Determining Flow Coefficient for Globe Valve with Different Trim shapes using a CFD Tool

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Determining Flow Coefficient for Globe Valve with Different Trim shapes using a CFD Tool

Determining Flow Coefficient for Globe Valve with Different Trim shapes using a CFD Tool

Sahil Mahajan,

Pune Vidyarthi Grihas College of Engineering and Technology, Pune, Maharashtra India

Dr. Naresh Jaiswal

Professor,

Pune Vidyarthi Grihas College of Engineering and Technology, Pune, Maharashtra India

Abstract: Globe valves are one of the most popular industrial valves used in process control applications. The main reason for their use in finite control element is due to their good throttling characteristics and low seat leakage with relatively high pressure drop thereby increasing the overall efficiency of the process. Hence it is very essential to study the inherent flow characteristics of the valve and to determine the best trim shapes for each application purpose. Using a Computational Fluid Dynamics code it is easier to understand such complex flows inside the valve. In this work a standardized globe valve is modeled and a CFD analysis of valve is done for three different trim shapes. Additionally, keeping the pressure drop and inlet flow-area constant and noting the change in other flow parameters for different valve opening positions the flow capability of the valve was found in each case.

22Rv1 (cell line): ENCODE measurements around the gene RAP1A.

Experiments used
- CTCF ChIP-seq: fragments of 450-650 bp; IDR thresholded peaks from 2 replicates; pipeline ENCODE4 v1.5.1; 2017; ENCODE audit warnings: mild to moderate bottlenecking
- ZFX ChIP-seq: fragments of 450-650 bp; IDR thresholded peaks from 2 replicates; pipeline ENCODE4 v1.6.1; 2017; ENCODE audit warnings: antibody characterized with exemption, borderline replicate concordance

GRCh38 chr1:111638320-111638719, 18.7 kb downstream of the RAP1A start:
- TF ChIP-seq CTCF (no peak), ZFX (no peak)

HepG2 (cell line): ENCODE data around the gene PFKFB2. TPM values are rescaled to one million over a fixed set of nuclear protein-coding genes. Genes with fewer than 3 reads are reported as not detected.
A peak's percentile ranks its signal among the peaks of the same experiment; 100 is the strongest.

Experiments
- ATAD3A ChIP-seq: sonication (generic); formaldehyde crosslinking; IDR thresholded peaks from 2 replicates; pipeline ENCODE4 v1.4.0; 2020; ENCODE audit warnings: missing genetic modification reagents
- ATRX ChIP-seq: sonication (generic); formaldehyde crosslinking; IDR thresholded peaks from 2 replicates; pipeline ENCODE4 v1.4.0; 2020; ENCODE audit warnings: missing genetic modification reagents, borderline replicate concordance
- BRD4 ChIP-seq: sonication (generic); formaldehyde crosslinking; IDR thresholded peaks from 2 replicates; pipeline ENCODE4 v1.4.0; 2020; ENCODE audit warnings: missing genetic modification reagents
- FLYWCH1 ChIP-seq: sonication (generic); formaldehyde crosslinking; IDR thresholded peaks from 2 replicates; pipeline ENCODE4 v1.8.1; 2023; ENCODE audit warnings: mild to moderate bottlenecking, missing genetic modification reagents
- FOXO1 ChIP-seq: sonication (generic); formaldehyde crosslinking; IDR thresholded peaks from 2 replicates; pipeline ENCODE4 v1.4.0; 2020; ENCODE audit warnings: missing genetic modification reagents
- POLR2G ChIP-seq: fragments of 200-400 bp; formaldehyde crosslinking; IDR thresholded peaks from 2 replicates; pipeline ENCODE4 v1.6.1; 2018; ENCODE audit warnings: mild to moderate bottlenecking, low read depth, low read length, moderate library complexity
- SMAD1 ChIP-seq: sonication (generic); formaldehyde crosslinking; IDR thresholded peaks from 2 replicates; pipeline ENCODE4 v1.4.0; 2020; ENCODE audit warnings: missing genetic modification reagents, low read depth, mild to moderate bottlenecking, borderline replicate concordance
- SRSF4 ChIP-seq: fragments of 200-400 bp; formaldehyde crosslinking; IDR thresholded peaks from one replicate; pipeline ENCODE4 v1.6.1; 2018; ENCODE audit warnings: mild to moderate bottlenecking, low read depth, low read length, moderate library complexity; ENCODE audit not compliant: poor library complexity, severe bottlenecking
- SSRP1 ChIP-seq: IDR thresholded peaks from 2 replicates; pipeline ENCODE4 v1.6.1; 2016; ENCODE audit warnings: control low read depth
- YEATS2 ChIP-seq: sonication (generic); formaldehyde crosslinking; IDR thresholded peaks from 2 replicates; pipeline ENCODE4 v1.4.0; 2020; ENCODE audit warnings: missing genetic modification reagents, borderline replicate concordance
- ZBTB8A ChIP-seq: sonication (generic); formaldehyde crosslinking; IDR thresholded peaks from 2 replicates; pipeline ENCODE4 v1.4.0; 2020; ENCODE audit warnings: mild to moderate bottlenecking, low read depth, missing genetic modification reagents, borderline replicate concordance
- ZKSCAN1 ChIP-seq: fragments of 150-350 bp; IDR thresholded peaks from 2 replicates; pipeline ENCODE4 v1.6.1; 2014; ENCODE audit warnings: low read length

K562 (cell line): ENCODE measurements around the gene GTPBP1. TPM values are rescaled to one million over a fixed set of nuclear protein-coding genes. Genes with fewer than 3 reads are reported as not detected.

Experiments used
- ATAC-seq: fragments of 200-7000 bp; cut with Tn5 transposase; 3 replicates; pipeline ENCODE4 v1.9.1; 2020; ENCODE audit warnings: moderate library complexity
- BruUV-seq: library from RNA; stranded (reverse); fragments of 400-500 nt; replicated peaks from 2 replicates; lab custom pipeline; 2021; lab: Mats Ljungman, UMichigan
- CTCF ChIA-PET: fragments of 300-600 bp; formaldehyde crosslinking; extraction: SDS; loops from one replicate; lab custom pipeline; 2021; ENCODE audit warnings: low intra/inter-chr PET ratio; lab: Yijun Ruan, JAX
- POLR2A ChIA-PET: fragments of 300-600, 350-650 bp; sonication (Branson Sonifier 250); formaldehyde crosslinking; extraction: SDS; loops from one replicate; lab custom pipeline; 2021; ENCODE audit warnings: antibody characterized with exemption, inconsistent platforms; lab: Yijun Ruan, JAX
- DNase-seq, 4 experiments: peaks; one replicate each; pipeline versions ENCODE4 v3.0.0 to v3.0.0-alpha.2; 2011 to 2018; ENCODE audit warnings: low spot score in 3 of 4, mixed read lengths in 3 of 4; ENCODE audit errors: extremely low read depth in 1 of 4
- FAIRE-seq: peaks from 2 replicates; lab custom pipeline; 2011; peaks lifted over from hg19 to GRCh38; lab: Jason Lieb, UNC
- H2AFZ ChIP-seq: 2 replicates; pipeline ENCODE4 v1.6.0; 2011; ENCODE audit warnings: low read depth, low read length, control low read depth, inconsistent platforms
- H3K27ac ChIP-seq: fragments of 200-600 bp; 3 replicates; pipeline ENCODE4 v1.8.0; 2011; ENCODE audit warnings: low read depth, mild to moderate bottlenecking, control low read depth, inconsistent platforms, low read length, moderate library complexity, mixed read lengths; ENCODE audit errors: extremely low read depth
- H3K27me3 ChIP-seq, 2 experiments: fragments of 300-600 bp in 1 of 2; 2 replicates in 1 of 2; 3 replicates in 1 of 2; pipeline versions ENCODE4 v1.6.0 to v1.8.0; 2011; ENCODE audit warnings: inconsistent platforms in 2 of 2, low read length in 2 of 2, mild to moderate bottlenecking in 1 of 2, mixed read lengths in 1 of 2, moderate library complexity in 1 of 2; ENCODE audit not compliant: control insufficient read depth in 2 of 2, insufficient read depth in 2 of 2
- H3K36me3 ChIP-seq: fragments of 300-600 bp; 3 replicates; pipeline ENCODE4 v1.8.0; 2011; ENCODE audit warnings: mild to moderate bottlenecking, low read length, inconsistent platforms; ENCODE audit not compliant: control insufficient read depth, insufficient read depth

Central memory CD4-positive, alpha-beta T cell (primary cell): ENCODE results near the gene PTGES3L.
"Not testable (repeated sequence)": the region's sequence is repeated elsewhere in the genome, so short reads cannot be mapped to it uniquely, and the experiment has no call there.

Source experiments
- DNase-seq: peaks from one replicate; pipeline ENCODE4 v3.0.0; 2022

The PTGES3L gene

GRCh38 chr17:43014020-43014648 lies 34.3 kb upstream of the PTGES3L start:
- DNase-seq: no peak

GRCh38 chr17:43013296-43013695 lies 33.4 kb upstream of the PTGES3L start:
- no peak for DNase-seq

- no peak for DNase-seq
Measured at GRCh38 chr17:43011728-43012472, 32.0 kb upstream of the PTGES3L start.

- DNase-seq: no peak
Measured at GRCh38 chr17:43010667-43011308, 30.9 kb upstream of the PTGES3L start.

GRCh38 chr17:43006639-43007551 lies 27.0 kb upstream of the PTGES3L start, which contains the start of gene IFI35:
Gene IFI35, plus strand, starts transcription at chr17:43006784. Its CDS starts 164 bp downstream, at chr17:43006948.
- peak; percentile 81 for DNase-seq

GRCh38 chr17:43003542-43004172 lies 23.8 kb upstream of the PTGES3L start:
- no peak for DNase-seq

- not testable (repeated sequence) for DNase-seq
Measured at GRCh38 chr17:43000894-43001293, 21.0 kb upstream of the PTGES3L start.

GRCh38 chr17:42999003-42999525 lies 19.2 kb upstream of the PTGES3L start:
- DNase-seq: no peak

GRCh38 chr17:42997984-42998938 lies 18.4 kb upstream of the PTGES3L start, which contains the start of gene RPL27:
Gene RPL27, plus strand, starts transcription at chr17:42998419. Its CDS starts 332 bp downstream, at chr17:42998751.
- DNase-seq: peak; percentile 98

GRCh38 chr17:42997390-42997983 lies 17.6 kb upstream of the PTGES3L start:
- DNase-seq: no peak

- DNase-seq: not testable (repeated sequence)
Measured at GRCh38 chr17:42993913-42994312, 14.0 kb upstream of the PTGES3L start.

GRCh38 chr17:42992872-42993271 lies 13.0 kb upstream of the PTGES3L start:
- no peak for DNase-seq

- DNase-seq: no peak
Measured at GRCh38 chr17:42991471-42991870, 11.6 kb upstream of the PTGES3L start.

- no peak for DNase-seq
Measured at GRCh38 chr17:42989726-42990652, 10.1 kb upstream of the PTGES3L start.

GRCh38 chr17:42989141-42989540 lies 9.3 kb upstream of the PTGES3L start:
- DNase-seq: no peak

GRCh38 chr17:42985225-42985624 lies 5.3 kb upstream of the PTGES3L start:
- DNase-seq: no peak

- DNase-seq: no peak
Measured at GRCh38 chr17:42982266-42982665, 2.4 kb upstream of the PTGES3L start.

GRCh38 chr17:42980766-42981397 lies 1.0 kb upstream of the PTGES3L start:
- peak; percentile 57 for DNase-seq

Keywords: Globe Valves, CFD, Valve Flow Coefficient.

  1. INTRODUCTION